A series of the form $$ \sum_{n=0}^{\infty}ar^{n} $$ with $a$ and $r$ constants is called an infinite geometric series. If $r=1$, then $$ \lim_{N\to\infty}\sum_{n=0}^{N}ar^{n} = \lim_{N\to\infty}\sum_{n=0}^{N}a = \lim_{N\to\infty}(N+1)a = \infty, $$ so the series diverges. If $r\neq 1$, then using the formula above we have: $$ \sum_{n=0}^{\infty}ar^n = \lim_{N\to\infty}\sum_{n=0}^{N}ar^{N} = \lim_{N\to\infty}\frac{a(1-r^{N+1})}{1-r}. $$ The limit exists if and only if $\lim\limits_{N\to\infty}r^{N+1}$ exists. Since $$ \lim_{N\to\infty}r^{N+1} = \left\{\begin{array}{ll} 0 &\mbox{if $|r|\lt 1$;}\\ 1 & \mbox{if $r=1$;}\\ \text{does not exist} &\mbox{if $r=-1$ or $|r|\gt 1$} \end{array}\right. $$ it follows that: $$ \begin{align*} \sum_{n=0}^{\infty}ar^{n} &=\left\{\begin{array}{ll} 0 &\mbox{if $a=0$;}\\ \text{diverges}&\mbox{if $a\neq 0$ and $r=1$;}\\ \lim\limits_{N\to\infty}\frac{a(1-r^{N+1})}{1-r} &\mbox{if $r\neq 1$;}\end{array}\right.\\ &= \left\{\begin{array}{ll} \text{diverges}&\mbox{if $a\neq 0$ and $r=1$;}\\ \text{diverges}&\mbox{if $a\neq 0$, and $r=-1$ or $|r|\gt 1$;}\\ \frac{a(1-0)}{1-r}&\mbox{if $|r|\lt 1$;} \end{array}\right.\\ &=\left\{\begin{array}{ll} \text{diverges}&\mbox{if $a\neq 0$ and $|r|\geq 1$;}\\ \frac{a}{1-r}&\mbox{if $|r|\lt 1$.} \end{array}\right. \end{align*} $$

Your particular example has $a=1$ and $r=0.7$.


Since this recently came up (09/29/2011), let's provide a formal proof that $$ \lim_{N\to\infty}r^{N+1} = \left\{\begin{array}{ll} 0 &\mbox{if $|r|\lt 1$;}\\ 1 & \mbox{if $r=1$;}\\ \text{does not exist} &\mbox{if $r=-1$ or $|r|\gt 1$} \end{array}\right. $$

If $r\gt 1$, then write $r=1+k$, with $k\gt0$. By the binomial theorem, $r^n = (1+k)^n \gt 1+nk$, so it suffices to show that for every real number $M$ there exists $n\in\mathbb{N}$ such that $nk\gt M$. This is equivalent to asking for a natural number $n$ such that $n\gt \frac{M}{k}$, and this holds by the Archimedean property; hence if $r\gt 1$, then $\lim\limits_{n\to\infty}r^n$ does not exist. From this it follows that if $r\lt -1$ then the limit also does not exist: given any $M$, there exists $n$ such that $r^{2n}\gt M$ and $r^{2n+1}\lt M$, so $\lim\limits_{n\to\infty}r^n$ does not exist if $r\lt -1$.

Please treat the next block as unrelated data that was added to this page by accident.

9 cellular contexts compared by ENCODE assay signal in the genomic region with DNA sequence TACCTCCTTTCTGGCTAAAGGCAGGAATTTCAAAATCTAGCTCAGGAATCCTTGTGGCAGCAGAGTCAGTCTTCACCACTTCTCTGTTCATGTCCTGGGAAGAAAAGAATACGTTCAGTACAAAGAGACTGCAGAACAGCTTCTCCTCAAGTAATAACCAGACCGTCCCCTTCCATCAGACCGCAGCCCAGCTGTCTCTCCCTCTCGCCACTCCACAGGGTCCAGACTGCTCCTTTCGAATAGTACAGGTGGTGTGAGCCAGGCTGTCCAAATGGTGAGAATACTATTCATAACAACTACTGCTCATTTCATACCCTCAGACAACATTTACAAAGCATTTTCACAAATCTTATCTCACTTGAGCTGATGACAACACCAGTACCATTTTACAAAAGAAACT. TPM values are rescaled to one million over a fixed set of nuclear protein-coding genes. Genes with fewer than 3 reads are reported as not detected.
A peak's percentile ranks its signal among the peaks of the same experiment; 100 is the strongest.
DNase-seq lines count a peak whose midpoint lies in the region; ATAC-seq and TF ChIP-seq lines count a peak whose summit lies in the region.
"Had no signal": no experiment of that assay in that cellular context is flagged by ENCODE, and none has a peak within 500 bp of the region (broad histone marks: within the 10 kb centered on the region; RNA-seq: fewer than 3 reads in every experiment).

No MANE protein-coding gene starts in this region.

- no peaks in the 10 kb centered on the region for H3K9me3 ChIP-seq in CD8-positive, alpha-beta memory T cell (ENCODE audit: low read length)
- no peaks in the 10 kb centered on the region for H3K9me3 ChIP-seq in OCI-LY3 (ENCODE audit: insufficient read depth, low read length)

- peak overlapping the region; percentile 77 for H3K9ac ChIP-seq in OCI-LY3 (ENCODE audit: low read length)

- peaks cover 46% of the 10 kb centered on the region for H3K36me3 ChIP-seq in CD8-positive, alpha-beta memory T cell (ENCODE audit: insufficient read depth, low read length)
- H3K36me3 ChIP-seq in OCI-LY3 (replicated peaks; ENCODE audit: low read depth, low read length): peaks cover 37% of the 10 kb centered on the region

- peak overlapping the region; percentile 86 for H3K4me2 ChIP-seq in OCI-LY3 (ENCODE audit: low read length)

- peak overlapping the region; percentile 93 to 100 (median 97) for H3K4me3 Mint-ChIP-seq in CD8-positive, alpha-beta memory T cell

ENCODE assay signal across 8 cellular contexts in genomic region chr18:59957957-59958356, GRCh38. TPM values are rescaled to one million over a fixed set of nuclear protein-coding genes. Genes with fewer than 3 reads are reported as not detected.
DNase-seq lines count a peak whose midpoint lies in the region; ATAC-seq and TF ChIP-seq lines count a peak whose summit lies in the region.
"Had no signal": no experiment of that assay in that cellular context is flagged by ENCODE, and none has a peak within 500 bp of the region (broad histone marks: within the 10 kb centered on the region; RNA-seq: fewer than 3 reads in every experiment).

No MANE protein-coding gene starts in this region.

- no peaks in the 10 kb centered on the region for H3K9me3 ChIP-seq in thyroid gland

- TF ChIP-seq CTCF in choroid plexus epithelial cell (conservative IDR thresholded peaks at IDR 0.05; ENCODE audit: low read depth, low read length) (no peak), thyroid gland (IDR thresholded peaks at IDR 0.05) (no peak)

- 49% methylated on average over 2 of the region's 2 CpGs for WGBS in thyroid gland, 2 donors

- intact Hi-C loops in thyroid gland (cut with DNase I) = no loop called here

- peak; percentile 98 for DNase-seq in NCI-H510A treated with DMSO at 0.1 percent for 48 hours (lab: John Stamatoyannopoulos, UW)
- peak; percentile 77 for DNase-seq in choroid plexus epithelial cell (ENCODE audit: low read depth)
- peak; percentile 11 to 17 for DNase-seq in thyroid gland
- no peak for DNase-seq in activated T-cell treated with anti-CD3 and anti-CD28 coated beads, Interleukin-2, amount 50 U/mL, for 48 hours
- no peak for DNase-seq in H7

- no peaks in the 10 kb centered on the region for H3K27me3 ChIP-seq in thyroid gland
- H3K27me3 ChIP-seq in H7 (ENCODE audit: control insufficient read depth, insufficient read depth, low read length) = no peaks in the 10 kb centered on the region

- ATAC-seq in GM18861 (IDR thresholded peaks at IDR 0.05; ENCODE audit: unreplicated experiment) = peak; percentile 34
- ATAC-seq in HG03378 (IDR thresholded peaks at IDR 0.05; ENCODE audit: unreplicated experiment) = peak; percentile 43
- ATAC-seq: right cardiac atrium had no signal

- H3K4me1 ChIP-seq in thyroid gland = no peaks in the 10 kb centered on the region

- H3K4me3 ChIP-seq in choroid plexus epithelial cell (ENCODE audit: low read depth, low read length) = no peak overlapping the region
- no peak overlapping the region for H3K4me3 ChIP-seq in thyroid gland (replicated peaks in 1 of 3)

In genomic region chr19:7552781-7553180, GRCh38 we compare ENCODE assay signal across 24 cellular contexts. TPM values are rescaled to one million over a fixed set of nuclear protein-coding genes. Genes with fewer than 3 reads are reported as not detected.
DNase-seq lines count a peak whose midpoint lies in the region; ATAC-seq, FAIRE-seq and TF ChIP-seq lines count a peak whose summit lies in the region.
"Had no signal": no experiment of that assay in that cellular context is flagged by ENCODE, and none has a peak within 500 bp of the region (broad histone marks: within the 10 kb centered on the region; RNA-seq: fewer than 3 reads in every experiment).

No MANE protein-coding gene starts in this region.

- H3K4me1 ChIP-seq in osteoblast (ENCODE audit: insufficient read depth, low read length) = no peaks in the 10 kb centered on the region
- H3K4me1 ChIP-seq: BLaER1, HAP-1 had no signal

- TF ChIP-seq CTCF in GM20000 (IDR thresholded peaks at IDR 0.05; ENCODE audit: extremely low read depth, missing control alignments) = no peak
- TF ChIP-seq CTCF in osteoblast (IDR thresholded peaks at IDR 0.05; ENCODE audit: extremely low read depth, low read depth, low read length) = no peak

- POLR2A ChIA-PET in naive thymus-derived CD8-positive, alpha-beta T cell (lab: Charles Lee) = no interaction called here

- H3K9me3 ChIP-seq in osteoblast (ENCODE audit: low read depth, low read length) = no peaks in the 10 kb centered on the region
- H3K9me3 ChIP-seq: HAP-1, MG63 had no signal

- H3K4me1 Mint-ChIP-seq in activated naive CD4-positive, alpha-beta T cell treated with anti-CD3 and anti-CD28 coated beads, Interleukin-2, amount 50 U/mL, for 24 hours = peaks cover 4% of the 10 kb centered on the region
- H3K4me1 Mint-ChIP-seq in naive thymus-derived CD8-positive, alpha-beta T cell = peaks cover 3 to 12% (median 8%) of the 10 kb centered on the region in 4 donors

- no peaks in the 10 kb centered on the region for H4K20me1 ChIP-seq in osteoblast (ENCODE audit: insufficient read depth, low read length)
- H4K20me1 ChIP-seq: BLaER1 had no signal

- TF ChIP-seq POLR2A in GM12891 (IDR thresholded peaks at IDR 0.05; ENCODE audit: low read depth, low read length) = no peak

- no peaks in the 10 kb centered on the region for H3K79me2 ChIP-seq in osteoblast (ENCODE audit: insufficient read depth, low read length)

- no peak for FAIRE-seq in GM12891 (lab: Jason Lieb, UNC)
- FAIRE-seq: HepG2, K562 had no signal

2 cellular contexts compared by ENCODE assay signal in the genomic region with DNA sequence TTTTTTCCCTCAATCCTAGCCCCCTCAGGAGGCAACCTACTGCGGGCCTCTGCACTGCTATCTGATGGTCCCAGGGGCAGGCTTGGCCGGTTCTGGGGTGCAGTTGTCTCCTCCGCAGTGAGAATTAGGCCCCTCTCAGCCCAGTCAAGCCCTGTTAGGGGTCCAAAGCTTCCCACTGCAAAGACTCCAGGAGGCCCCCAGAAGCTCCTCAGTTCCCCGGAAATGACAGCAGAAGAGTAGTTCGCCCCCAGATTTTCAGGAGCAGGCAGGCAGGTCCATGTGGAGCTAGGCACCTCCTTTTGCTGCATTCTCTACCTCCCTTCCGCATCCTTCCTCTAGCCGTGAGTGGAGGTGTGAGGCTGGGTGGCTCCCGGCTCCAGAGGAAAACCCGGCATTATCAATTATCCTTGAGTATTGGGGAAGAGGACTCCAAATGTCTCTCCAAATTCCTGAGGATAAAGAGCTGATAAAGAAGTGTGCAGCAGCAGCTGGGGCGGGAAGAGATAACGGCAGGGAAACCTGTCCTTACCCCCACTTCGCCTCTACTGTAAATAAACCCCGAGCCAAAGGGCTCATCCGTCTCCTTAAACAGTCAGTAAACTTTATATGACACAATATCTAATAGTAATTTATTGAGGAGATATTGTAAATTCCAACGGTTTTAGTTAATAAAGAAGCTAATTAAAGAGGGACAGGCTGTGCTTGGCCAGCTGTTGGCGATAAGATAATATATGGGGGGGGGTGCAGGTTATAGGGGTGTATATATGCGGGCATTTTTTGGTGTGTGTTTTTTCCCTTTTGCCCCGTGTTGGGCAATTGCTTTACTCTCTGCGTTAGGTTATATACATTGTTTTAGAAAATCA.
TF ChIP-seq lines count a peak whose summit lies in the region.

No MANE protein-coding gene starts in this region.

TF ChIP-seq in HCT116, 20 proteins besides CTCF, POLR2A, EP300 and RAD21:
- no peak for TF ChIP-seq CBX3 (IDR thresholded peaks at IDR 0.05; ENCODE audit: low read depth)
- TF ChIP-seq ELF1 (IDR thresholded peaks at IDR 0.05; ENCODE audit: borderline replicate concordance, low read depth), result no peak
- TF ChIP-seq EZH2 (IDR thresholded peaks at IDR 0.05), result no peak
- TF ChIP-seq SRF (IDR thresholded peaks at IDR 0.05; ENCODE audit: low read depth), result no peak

If $r=-1$, then for every real number $L$ either $|L-1|\gt \frac{1}{2}$ or $|L+1|\gt \frac{1}{2}$. Thus, for every $L$ and for every $M$ there exists $n\gt M$ such that $|L-r^n|\gt \frac{1}{2}$ proving the limit cannot equal $L$; thus, the limit does not exist. If $r=1$, then $r^n=1$ for all $n$, so for every $\epsilon\gt 0$ we can take $N=1$, and for all $n\geq N$ we have $|r^n-1|\lt\epsilon$, hence $\lim\limits_{N\to\infty}1^n = 1$. Similarly, if $r=0$, then $\lim\limits_{n\to\infty}r^n = 0$ by taking $N=1$ for any $\epsilon\gt 0$.

Next, assume that $0\lt r\lt 1$. Then the sequence $\{r^n\}_{n=1}^{\infty}$ is strictly decreasing and bounded below by $0$: we have $0\lt r \lt 1$, so multiplying by $r\gt 0$ we get $0\lt r^2 \lt r$. Assuming $0\lt r^{k+1}\lt r^k$, multiplying through by $r$ we get $0\lt r^{k+2}\lt r^{k+1}$, so by induction we have that $0\lt r^{n+1}\lt r^n$ for every $n$.

Since the sequence is bounded below, let $\rho\geq 0$ be the infimum of $\{r^n\}_{n=1}^{\infty}$. Then $\lim\limits_{n\to\infty}r^n =\rho$: indeed, let $\epsilon\gt 0$. By the definition of infimum, there exists $N$ such that $\rho\leq r^N\lt \rho+\epsilon$; hence for all $n\geq N$, $$|\rho-r^n| = r^n-\rho \leq r^N-\rho \lt\epsilon.$$ Hence $\lim\limits_{n\to\infty}r^n = \rho$.

In particular, $\lim\limits_{n\to\infty}r^{2n} = \rho$, since $\{r^{2n}\}_{n=1}^{\infty}$ is a subsequence of the converging sequence $\{r^n\}_{n=1}^{\infty}$. On the other hand, I claim that $\lim\limits_{n\to\infty}r^{2n} = \rho^2$: indeed, let $\epsilon\gt 0$. Then there exists $N$ such that for all $n\geq N$, $r^n - \rho\lt\epsilon$. Moreover, we can assume that $\epsilon$ is small enough so that $\rho+\epsilon\lt 1$. Then $$|r^{2n}-\rho^2| = |r^n-\rho||r^n+\rho| = (r^n-\rho)(r^n+\rho)\lt (r^n-\rho)(\rho+\epsilon) \lt r^n-\rho\lt\epsilon.$$ Thus, $\lim\limits_{n\to\infty}r^{2n} = \rho^2$. Since a sequence can have only one limit, and the sequence of $r^{2n}$ converges to both $\rho$ and $\rho^2$, then $\rho=\rho^2$. Hence $\rho=0$ or $\rho=1$. But $\rho=\mathrm{inf}\{r^n\mid n\in\mathbb{N}\} \leq r \lt 1$. Hence $\rho=0$.